Archive for the ‘Renters’ Category

Mold removal- Landlord or Tenant?

Sunday, January 22nd, 2012

By: Rabbi Baruch Meir Levine

Q. Due to a recent flood in our apartment some of the sheetrock acquired slight traces of mold on it. I repeatedly mentioned this to my upstairs landlord with every time him telling me that he will “look into it”. Eventually, my wife got very nervous about the mold and so we just got it replaced ourselves, at a cost of $700. When I asked my landlord to reimburse me, he said he wasn’t convinced that such a small degree of mold presented any problem, and was thus hesitant to pay for it. Do we have any halachic recourse in getting reimbursed for this expenditure?


 Strictly speaking, the responsibility that the halacha places on a landlord for repairs that become necessary during the course of the lease term is very limited[1]. As such, the primary basis for requiring a landlord to make any repairs would lie in his obligation of conforming to the accepted practice among landlords in the area.

Whenever two parties enter into a rental agreement or for that matter any other financial agreement with one another, unless specified otherwise, we will assume it was done with the understanding that each party will follow the common practice of that particular agreement[2]. This effectively obligates the parties to conform to these common practices. For example, even if the rental contract doesn’t mention a requirement for the tenant to give the landlord advance notice before terminating the lease, he would still be required to do so if that were the accepted practice in that area. Similarly, the landlord would be required to make any repairs that would be accepted for a landlord to do for that particular sort of rental.

As such, the answer to your question would not be halachic per se, but rather would depend upon whether or not the typical landlord in your community, would replace sheetrock with such mold on it, either on his own consideration or because the law required him to do so.

However, even if we cannot ascertain that it would be the accepted practice to make these repairs, your landlord may still be obligated to reimburse you, at least in part, for your expense.

This basis for this would be the halacha of yored, (loosely translated as an unsolicited worker). The halacha is that anytime one does work for another on his own initiative, and the work is of monetary value to the recipient, he, the recipient is required to pay the worker the going rate for this work, even though he never hired him to do so. In Chazal’s view, benefitting from such work without reimbursing the worker, would be tantamount to gezel – theft. Of course if the worker had in mind to do the work as a favor for the recipient this halacha wouldn’t apply.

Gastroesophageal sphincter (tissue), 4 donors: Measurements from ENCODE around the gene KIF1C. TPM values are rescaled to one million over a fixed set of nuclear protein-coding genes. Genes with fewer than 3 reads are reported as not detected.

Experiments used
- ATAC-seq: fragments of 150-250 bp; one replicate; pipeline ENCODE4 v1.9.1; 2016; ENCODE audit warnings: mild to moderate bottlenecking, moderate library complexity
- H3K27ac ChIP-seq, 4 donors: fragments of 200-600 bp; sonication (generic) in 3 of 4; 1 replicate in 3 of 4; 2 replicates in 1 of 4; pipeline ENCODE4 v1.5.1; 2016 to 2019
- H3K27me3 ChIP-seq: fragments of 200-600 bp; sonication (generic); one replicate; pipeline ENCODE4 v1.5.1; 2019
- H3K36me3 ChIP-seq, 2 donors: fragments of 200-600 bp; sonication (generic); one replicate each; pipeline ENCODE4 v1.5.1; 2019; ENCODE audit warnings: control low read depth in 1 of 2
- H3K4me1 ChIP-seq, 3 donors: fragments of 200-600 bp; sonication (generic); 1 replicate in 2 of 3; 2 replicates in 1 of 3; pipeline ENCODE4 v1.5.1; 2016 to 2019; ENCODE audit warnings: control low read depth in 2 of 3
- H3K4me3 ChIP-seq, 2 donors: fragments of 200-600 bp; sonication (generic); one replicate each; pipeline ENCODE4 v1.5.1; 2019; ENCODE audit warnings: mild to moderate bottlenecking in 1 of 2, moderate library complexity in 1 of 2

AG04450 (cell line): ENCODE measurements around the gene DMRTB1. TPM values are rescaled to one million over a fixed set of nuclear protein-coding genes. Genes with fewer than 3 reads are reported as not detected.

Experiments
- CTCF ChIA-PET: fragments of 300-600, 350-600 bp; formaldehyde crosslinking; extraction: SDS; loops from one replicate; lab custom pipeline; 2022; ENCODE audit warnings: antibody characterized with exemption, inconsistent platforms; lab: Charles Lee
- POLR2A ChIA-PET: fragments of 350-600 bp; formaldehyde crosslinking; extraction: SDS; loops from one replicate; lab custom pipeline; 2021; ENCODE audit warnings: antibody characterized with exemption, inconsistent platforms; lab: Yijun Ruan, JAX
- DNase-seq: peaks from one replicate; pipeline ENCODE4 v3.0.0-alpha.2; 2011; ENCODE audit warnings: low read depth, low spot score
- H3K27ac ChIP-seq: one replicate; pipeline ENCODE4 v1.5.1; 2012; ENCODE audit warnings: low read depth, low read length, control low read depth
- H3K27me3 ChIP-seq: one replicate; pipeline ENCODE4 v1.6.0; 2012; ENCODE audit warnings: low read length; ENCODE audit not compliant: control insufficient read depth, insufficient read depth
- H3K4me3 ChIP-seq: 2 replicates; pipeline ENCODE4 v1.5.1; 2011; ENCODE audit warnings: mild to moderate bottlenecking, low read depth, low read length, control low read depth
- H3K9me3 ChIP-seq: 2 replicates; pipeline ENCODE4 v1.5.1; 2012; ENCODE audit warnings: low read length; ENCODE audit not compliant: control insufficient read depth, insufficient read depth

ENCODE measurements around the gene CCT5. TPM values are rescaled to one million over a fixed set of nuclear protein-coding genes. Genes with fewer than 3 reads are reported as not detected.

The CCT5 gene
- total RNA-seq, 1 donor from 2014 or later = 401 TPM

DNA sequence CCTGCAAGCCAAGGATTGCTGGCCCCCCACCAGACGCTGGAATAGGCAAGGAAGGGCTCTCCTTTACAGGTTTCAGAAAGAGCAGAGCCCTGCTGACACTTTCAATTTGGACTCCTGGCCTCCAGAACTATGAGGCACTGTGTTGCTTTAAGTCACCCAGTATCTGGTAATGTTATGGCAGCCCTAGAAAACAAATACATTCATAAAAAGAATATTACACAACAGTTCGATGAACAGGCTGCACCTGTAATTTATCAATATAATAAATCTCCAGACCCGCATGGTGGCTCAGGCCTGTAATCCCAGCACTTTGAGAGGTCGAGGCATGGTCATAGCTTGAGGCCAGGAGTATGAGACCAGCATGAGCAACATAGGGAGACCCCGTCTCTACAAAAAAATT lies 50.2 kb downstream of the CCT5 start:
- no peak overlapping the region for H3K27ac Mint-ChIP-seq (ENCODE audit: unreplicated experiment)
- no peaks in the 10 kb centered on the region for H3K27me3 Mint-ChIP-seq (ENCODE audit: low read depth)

In your scenario, even if the mold was not severe enough to require your landlord to repair it, chances are, he would end up having to do so before renting out the apartment to a new tenant. Hence, you have improved his property in a manner which will be beneficial to him and have the halachic status of a yored. Therefore, according to many poskim, your landlord is required to reimburse you the $700 for the project, provided, that is the going rate for such a job[3]. Furthermore, even if you had done the work yourself and only paid for the material, he would still be required to pay you $700, since that is what he would have otherwise had to pay for this service[4].

Even if the circumstances were such that the landlord would have never find it cost effective to spend the $700 for these repairs, certainly he would have been willing to pay some amount of money in order to have the mold removed. As such, he would be required to reimburse you for this amount that he has benefitted[5].

However, in any case, since these improvements will only present a benefit to him when you move out, he would presumably not be required to pay you until that point[6].

[1] עיין ברמ"א (ס’ שי"ד סק"א) דאם נשבר דבר בהבית תוך ימי השכירות אם אמר לו בית זה אין צריך לתקנו. ועיין בקצה"ח שהקשה ע"ז ממה שכ’ המחבר (סי’ שי"ב סי"ז) ע"פ שיטת הרא"ש דאם הבית קיים אלא שמסוכן לדור בו חייב המשכיר לתקנו. ועיין בבהגר"א שכ’ דהוי מחלוקת המחבר והרמ"א. ועל כן יכול המשכיר לומר קים לי כשיטת המחבר. אולם אם המשכיר אינו מתקנו יכול השוכר עכ"פ לבטל השכירות.

[2] עיין בתשו’ הרשב"א (ח"ב סי’ רס"ח) שהאריך בענין זה, ובתוך לשונו כתב "וכן אתה דן בכ"מ במה שנהגו בממנות וכו’ אפילו לא הסכימו בפירוש בני המדינה אלא שנהגו כן סתמא, הוא מנהג חזק כאלו התנו בו בפירוש, ואפילו לא כתבו הרי הוא מן הסתם כאלו כתבו וכו’ " עכ"ל.

[3] רמ"א (חו"מ סי’ רס"ד ס"ד). והנה בנ"ד השוכר עשה הפעולה להנאת עצמו, והרמ"א כתב (שם גבי יורד לציל) דאם הוציא הוצאות בשביל עצמו ודרך אגב אף חבירו נהנה מזה אינו צריך לשלם לו. אולם עיין בתשובות והנהגות (להג’ ר’ משה שטערנבך שליט"א סי’ תפ"ט) שביאר דזהו דוקא כשלא הגיע לחבירו הנאה של ממוני גבך רק שנהנה מפעולתו אבל כשיש ביד הבעה"ב הנאה של ממוני גבך חייב לשלם אף כשכוונת היורד היה להנאת עצמו. וכעין זה מסיק בחבצלת השרון (חחו"מ סי’ ל’) ובפתחי חושן (הל’ גניבה ואונאה פ"ח הערה לב’). אולם עיין בתשו’ הרא"ש (הובא בטור סי’ רע"ה) דמשמע דאפילו בכה"ג פטור, ויש ליישב. ועיין עוד בנתה"מ (סי’ שמ"א סוסקט"ו.) שכתב דיש לחייבו כמו שותפין שכופין זל"ז בדבר שהוא לטובת שניהם.

[4] חו"מ (סי’ שע"ח ס"א) דבשדה העשויה ליטע אומדין כמה אדם רוצה ליתן, והיינו השבח אפילו כשהוא יתירא על ההוצאה. אולם כשההוצאה יתירא על השבח כתב בבהגר"א (סק"ט) דפילו בשדה העשויה ליטע אינו נוטל אלא השבח.

[5] חו"מ (שם) דאפילו בשדה שאינו עשויה ליטע מ"מ צריך לשלם לו ההוצאות עד שיעור השבח.

[6] כן כתב הנתה"מ בסי’ שמ"א (בסוף סקט"ו).